Happy Houseplant Day: How Not to Kill Your Plants

Confession time. While your Boozy Gardener does an excellent job of tending outdoor plants, she has a long history of murdering houseplants. Since today is Houseplant Appreciation Day, I thought it would be an excellent opportunity to tell you what I have been doing wrong.

For those who don’t know me I’m a Pisces with the accompanying superhero tendencies. When I see something hurting, I come to the rescue. Thus, for many years, I felt badly for my indoor plants. I wasn’t the only one fading under the dim Midwestern winter skies, and since I couldn’t share a G&T with them (I’m not that clueless), I thought water would perk them up. Daily. Watering.

For those of you savvier than me, you already see where this is going. For the beginners among you, let me explain. Most indoor plants need very little water, especially in the winter.

Last year, this led to the death of my jade plant (R.I.P.). I noticed something was amiss when the leaves started falling off and the stems withered. I sent my sister a picture of the dying plant, and she asked, “It’s water-logged. How often are you watering that poor thing?”

I pled the 5th and added Jade to the compost heap. Silently, I vowed not to make the same mistake this winter, which leads us to:

Current houseplant residents:

  1. A Pothos named Hermione. She was a gift from my sister and is pretty much impossible to kill (thanks, Claire!). image3
  2. A Christmas cactus named Trike (like a Triceratops, get it?). After residing in my BF’s garage for approximately two months, he gifted the plant to me (Thanks, Baby!). As you can see, Trike needs some help. Christmas Cactus
  3. An Aloe named Beachy Keen that was also a resident of BF’s garage. Beachy may be in worse shape than Trike. Aloe

I know how to care for Hermione; I water her once a month or when she starts to look peaked, but I was clueless with Beachy and Trike. After doing some research, I discovered how to properly care for the two:

Caring for an Aloe Plant

Aloe plants fair best in soil that drains easily, so you will want to use a sandy soil for big pots or a good potting soil for smaller ones. When choosing your pot, make sure to pick one with a drainage hole and place a tray underneath it to catch the draining water (something I often forget; I’ll spare you photos of my window sill).

Aloe plants need to dry out in between watering, so only water your plant when the soil is dry. If you are like me and need to keep things on a calendar, make a note to yourself to check the soil every other week. To check, stick your finger in the soil, and if it feels moist two inches deep, your plant is fine and does not need water (if it’s moist, the soil will stick to your fingers–yes, I can feel you all cringing at my repeated use of the word “moist”).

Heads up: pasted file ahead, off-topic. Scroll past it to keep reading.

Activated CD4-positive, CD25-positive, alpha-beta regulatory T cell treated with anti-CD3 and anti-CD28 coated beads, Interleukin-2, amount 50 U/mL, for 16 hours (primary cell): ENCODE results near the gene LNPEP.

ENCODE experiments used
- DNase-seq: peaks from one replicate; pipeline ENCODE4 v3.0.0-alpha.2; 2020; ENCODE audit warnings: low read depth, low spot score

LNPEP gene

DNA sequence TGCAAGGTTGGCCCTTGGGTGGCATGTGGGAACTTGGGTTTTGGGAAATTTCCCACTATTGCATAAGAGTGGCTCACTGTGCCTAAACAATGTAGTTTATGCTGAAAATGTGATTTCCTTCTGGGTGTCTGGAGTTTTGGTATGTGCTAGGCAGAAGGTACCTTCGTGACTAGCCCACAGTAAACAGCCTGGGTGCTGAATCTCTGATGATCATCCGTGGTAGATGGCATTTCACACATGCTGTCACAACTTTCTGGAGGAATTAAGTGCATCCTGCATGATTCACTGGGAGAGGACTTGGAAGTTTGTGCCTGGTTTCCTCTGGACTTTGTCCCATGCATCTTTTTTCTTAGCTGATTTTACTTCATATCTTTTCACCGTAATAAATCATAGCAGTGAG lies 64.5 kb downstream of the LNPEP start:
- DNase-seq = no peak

Another way to check the health of your aloe plant is to look at the leaves.

  • Aloe leaves are supposed to be erect, so if they are hanging limp (like mine), it means the plant is not getting enough light (may be time to invest in a sun lamp).
  • If the leaves are thin, the plant is not getting enough water.
  • If the leaves are brown, the plant needs less sun.

Since my aloe is suffering from all of the above, I am hoping repotting the plant in proper soil and trimming the dead leaves will at least give it a chance to recuperate.

Caring for a Christmas Cactus

Christmas Cactus is the common name for Schlumbergera bridgessii, and I have found, the plant is a bit pickier about conditions than the pothos or aloe plants. It needs light to flower—but not too much light or its leaves will burn. It requires frequent watering, especially in the spring and summer, but it can never sit in water or too-moist soil. Maybe I should change Trike’s name to Goldilocks.

During the flowering season (in the spring and summer), the Christmas cactus prefers humidity and warm temps (between 60 and 70 degrees F, or 15 to 21 Celsius for anyone reading outside of the U.S.).

After it blooms (generally around Christmas–hence the name), you can allow the plant to go into dormancy by finding a place in your home that’s cooler (50 to 55 F or 10 to 12 C) and darker (allow 10-12 hours of darkness per day).

Outside of light and temperature, though, the real trick of the Christmas Cactus is watering. Don’t let the word “cactus” fool you. This plant actually hails from tropical rain forests—not the desert. Thus, the plant will die if the soil gets too dry, but the leaves will fall off if you water it too often.

To solve this problem, you can keep your pot in a tray filled with pebbles and water. This will add humidity to the plant. In between waterings, allow the topsoil to dry out and then make sure you’re watering at the base of the plant. Again, if you need things on your calendar, simply make a note to check the soil each week.

Any tips?

If you have any tips or tricks you would like to suggest, feel free to comment below. I will keep you all updated on Trike’s and Beachy’s convalescence.

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